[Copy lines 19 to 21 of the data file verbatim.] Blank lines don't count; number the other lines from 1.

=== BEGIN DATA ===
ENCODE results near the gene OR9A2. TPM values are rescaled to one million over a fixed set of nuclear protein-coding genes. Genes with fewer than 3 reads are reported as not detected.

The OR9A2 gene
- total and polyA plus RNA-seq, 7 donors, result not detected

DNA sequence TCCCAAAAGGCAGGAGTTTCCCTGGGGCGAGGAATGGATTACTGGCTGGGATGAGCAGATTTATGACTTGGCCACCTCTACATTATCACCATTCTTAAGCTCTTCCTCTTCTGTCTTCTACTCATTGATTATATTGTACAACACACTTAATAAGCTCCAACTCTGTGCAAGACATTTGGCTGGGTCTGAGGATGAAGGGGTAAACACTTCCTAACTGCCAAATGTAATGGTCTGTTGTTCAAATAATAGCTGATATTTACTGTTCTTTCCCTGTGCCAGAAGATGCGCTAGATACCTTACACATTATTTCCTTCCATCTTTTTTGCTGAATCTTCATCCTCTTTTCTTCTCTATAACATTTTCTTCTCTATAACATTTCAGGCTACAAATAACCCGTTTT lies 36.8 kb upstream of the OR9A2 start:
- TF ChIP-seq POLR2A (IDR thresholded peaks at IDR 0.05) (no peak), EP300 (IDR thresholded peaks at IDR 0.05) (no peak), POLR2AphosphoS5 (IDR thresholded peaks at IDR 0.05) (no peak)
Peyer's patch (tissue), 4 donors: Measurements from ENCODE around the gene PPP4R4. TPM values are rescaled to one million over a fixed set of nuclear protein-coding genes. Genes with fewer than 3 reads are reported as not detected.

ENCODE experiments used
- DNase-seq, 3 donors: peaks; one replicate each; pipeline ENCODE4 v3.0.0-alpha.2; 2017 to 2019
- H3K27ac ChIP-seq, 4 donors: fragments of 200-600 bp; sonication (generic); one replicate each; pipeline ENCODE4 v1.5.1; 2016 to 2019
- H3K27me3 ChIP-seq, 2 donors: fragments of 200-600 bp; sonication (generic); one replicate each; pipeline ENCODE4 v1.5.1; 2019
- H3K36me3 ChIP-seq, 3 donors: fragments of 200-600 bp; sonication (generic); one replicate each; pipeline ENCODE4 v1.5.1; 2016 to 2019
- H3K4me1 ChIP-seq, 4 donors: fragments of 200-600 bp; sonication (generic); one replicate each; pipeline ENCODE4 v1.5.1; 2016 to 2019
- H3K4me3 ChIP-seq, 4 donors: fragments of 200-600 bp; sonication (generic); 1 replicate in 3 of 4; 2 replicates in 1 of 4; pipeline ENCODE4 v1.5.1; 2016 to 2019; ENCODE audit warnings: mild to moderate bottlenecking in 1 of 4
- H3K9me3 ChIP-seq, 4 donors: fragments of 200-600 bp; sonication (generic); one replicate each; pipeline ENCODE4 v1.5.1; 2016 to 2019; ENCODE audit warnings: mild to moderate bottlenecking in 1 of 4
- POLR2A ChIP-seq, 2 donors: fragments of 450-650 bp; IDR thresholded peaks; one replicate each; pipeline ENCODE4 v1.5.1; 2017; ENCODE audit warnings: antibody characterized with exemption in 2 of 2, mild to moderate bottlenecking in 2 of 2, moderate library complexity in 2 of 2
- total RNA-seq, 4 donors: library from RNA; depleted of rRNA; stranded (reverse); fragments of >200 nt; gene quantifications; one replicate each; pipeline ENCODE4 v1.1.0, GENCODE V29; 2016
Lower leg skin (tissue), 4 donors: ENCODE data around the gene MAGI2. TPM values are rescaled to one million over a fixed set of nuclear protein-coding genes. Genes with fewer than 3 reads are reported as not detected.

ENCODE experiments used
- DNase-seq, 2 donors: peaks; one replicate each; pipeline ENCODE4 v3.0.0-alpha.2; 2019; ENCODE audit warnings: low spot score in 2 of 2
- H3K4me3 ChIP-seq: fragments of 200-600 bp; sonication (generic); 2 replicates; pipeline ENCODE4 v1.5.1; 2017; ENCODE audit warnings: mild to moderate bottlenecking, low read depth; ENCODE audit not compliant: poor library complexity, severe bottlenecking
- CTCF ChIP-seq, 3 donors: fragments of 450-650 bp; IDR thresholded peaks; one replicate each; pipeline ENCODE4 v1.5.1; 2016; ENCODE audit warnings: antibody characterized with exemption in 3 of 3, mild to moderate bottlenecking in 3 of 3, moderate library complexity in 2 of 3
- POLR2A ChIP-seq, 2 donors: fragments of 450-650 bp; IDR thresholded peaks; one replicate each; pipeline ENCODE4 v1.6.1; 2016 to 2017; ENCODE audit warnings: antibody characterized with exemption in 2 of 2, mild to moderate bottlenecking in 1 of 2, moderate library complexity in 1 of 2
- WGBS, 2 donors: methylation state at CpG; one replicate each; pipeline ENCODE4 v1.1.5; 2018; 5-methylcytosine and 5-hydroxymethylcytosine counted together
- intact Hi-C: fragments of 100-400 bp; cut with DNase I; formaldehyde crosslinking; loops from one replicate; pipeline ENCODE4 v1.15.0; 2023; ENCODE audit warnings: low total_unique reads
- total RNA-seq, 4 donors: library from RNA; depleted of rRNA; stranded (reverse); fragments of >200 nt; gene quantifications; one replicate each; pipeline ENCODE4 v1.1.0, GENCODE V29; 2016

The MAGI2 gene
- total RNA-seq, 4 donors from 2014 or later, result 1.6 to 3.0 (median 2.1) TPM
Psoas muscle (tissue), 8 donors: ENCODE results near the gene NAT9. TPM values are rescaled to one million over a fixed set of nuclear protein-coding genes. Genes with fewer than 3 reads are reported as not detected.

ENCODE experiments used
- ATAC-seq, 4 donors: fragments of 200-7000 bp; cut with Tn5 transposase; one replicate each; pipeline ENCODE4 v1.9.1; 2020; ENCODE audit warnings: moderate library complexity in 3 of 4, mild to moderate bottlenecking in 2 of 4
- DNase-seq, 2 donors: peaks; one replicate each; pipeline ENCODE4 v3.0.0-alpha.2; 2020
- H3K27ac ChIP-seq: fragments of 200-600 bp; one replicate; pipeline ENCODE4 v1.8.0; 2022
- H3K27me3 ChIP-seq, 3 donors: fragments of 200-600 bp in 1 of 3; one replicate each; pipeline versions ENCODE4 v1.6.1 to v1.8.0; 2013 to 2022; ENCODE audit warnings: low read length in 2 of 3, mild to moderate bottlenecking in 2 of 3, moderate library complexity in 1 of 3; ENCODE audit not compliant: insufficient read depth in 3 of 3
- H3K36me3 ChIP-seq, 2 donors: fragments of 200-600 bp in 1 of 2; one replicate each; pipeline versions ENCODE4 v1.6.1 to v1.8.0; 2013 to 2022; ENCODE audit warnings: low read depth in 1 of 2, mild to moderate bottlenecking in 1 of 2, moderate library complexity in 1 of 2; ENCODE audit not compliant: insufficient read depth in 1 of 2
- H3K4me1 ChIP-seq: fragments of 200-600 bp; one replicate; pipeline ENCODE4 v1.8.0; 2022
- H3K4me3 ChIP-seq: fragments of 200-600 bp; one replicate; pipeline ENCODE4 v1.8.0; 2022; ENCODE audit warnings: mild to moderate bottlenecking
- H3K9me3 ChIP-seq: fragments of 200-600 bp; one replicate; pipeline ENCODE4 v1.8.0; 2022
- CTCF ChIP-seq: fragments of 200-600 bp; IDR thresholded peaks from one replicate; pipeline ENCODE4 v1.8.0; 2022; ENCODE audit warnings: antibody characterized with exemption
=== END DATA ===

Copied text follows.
- DNase-seq, 2 donors: peaks; one replicate each; pipeline ENCODE4 v3.0.0-alpha.2; 2019; ENCODE audit warnings: low spot score in 2 of 2
- H3K4me3 ChIP-seq: fragments of 200-600 bp; sonication (generic); 2 replicates; pipeline ENCODE4 v1.5.1; 2017; ENCODE audit warnings: mild to moderate bottlenecking, low read depth; ENCODE audit not compliant: poor library complexity, severe bottlenecking
- CTCF ChIP-seq, 3 donors: fragments of 450-650 bp; IDR thresholded peaks; one replicate each; pipeline ENCODE4 v1.5.1; 2016; ENCODE audit warnings: antibody characterized with exemption in 3 of 3, mild to moderate bottlenecking in 3 of 3, moderate library complexity in 2 of 3